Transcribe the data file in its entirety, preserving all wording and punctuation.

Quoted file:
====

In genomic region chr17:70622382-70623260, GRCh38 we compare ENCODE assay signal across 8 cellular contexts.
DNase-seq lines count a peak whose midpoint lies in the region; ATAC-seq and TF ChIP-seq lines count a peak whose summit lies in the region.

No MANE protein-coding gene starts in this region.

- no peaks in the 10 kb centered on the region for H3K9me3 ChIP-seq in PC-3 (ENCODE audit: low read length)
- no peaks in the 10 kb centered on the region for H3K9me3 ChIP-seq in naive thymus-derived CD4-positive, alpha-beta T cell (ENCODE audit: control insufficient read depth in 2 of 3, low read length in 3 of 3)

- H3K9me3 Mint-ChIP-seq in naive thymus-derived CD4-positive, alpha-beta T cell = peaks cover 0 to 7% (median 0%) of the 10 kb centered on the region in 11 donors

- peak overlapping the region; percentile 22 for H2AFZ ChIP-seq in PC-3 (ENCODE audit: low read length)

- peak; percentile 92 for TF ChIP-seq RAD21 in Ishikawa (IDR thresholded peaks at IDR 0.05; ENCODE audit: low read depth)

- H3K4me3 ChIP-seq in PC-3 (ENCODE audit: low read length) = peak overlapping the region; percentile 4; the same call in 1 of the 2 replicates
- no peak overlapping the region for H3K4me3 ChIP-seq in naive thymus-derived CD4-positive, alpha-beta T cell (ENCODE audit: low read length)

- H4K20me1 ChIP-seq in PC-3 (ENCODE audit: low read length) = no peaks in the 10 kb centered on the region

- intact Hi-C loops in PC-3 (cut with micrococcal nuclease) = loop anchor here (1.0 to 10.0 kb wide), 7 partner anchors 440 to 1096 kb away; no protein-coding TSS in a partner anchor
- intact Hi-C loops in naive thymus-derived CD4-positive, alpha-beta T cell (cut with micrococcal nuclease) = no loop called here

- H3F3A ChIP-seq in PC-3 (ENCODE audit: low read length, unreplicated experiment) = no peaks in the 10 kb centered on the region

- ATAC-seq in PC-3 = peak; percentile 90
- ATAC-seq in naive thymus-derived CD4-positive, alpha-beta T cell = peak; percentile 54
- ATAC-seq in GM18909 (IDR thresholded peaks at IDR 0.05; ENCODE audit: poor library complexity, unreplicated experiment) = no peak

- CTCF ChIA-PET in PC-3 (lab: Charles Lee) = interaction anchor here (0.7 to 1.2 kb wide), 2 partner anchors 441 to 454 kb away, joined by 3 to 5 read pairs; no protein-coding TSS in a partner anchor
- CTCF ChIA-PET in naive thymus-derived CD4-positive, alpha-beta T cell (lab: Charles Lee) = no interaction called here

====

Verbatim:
In genomic region chr17:70622382-70623260, GRCh38 we compare ENCODE assay signal across 8 cellular contexts.
DNase-seq lines count a peak whose midpoint lies in the region; ATAC-seq and TF ChIP-seq lines count a peak whose summit lies in the region.

No MANE protein-coding gene starts in this region.

- no peaks in the 10 kb centered on the region for H3K9me3 ChIP-seq in PC-3 (ENCODE audit: low read length)
- no peaks in the 10 kb centered on the region for H3K9me3 ChIP-seq in naive thymus-derived CD4-positive, alpha-beta T cell (ENCODE audit: control insufficient read depth in 2 of 3, low read length in 3 of 3)

- H3K9me3 Mint-ChIP-seq in naive thymus-derived CD4-positive, alpha-beta T cell = peaks cover 0 to 7% (median 0%) of the 10 kb centered on the region in 11 donors

- peak overlapping the region; percentile 22 for H2AFZ ChIP-seq in PC-3 (ENCODE audit: low read length)

- peak; percentile 92 for TF ChIP-seq RAD21 in Ishikawa (IDR thresholded peaks at IDR 0.05; ENCODE audit: low read depth)

- H3K4me3 ChIP-seq in PC-3 (ENCODE audit: low read length) = peak overlapping the region; percentile 4; the same call in 1 of the 2 replicates
- no peak overlapping the region for H3K4me3 ChIP-seq in naive thymus-derived CD4-positive, alpha-beta T cell (ENCODE audit: low read length)

- H4K20me1 ChIP-seq in PC-3 (ENCODE audit: low read length) = no peaks in the 10 kb centered on the region

- intact Hi-C loops in PC-3 (cut with micrococcal nuclease) = loop anchor here (1.0 to 10.0 kb wide), 7 partner anchors 440 to 1096 kb away; no protein-coding TSS in a partner anchor
- intact Hi-C loops in naive thymus-derived CD4-positive, alpha-beta T cell (cut with micrococcal nuclease) = no loop called here

- H3F3A ChIP-seq in PC-3 (ENCODE audit: low read length, unreplicated experiment) = no peaks in the 10 kb centered on the region

- ATAC-seq in PC-3 = peak; percentile 90
- ATAC-seq in naive thymus-derived CD4-positive, alpha-beta T cell = peak; percentile 54
- ATAC-seq in GM18909 (IDR thresholded peaks at IDR 0.05; ENCODE audit: poor library complexity, unreplicated experiment) = no peak

- CTCF ChIA-PET in PC-3 (lab: Charles Lee) = interaction anchor here (0.7 to 1.2 kb wide), 2 partner anchors 441 to 454 kb away, joined by 3 to 5 read pairs; no protein-coding TSS in a partner anchor
- CTCF ChIA-PET in naive thymus-derived CD4-positive, alpha-beta T cell (lab: Charles Lee) = no interaction called here